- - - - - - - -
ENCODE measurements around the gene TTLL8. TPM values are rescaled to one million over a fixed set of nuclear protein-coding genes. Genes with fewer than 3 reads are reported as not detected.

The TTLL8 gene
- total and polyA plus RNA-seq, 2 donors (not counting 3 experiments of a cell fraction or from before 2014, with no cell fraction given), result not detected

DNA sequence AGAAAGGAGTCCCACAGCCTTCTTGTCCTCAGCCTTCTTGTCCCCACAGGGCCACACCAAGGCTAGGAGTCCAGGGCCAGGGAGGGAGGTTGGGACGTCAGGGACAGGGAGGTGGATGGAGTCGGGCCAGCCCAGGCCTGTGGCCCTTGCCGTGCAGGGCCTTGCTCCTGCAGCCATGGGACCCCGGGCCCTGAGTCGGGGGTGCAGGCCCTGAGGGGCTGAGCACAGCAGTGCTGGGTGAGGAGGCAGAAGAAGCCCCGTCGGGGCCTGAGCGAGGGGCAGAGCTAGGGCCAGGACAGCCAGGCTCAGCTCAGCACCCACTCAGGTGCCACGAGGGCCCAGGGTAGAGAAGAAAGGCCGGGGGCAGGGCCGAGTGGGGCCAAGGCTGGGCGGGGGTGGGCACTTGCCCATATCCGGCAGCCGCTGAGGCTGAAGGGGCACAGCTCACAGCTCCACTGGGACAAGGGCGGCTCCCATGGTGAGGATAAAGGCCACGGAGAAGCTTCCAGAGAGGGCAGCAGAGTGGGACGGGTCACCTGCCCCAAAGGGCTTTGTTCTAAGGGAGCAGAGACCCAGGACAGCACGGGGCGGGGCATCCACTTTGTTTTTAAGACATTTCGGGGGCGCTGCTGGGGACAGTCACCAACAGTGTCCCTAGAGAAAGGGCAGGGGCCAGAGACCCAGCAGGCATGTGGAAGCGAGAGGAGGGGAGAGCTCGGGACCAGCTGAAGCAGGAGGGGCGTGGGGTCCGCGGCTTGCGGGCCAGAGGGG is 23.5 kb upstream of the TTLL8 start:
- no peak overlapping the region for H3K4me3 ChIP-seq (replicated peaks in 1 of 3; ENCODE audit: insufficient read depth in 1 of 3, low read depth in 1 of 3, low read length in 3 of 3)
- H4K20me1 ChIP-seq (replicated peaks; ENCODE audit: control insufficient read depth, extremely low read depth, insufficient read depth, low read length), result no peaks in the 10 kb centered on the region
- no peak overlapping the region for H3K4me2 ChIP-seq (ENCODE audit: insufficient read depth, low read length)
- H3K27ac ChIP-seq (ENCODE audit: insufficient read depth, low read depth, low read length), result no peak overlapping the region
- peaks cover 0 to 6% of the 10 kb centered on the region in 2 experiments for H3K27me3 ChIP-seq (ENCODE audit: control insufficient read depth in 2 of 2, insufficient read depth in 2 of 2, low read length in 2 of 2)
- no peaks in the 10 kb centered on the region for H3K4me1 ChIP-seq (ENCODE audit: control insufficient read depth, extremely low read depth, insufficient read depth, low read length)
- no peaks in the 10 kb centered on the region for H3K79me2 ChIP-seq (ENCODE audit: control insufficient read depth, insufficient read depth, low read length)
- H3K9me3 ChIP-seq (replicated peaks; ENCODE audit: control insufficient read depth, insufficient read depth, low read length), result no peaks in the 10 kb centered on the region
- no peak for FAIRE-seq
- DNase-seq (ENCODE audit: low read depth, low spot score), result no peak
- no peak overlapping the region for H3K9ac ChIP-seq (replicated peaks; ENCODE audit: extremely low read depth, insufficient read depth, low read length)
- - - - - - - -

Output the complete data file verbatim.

ENCODE measurements around the gene TTLL8. TPM values are rescaled to one million over a fixed set of nuclear protein-coding genes. Genes with fewer than 3 reads are reported as not detected.

The TTLL8 gene
- total and polyA plus RNA-seq, 2 donors (not counting 3 experiments of a cell fraction or from before 2014, with no cell fraction given), result not detected

DNA sequence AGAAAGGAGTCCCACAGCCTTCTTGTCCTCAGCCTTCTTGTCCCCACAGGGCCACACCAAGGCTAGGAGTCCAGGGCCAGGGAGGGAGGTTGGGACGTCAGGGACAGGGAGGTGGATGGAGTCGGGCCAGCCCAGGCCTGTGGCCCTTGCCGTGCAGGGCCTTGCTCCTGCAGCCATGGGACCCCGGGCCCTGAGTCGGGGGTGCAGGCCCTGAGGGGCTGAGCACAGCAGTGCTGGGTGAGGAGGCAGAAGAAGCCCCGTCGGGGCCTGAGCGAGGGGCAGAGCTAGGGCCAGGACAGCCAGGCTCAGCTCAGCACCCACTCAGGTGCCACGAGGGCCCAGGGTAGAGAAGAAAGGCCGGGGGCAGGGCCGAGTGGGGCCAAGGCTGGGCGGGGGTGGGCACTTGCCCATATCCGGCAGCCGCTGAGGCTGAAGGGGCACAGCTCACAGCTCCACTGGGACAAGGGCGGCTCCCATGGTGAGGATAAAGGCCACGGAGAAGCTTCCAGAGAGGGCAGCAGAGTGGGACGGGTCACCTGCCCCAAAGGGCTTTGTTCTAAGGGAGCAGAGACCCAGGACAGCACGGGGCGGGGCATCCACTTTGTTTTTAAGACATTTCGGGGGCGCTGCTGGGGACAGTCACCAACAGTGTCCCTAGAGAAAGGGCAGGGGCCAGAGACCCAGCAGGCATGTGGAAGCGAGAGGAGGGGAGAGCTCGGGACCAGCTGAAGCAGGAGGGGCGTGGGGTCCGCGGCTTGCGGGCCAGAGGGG is 23.5 kb upstream of the TTLL8 start:
- no peak overlapping the region for H3K4me3 ChIP-seq (replicated peaks in 1 of 3; ENCODE audit: insufficient read depth in 1 of 3, low read depth in 1 of 3, low read length in 3 of 3)
- H4K20me1 ChIP-seq (replicated peaks; ENCODE audit: control insufficient read depth, extremely low read depth, insufficient read depth, low read length), result no peaks in the 10 kb centered on the region
- no peak overlapping the region for H3K4me2 ChIP-seq (ENCODE audit: insufficient read depth, low read length)
- H3K27ac ChIP-seq (ENCODE audit: insufficient read depth, low read depth, low read length), result no peak overlapping the region
- peaks cover 0 to 6% of the 10 kb centered on the region in 2 experiments for H3K27me3 ChIP-seq (ENCODE audit: control insufficient read depth in 2 of 2, insufficient read depth in 2 of 2, low read length in 2 of 2)
- no peaks in the 10 kb centered on the region for H3K4me1 ChIP-seq (ENCODE audit: control insufficient read depth, extremely low read depth, insufficient read depth, low read length)
- no peaks in the 10 kb centered on the region for H3K79me2 ChIP-seq (ENCODE audit: control insufficient read depth, insufficient read depth, low read length)
- H3K9me3 ChIP-seq (replicated peaks; ENCODE audit: control insufficient read depth, insufficient read depth, low read length), result no peaks in the 10 kb centered on the region
- no peak for FAIRE-seq
- DNase-seq (ENCODE audit: low read depth, low spot score), result no peak
- no peak overlapping the region for H3K9ac ChIP-seq (replicated peaks; ENCODE audit: extremely low read depth, insufficient read depth, low read length)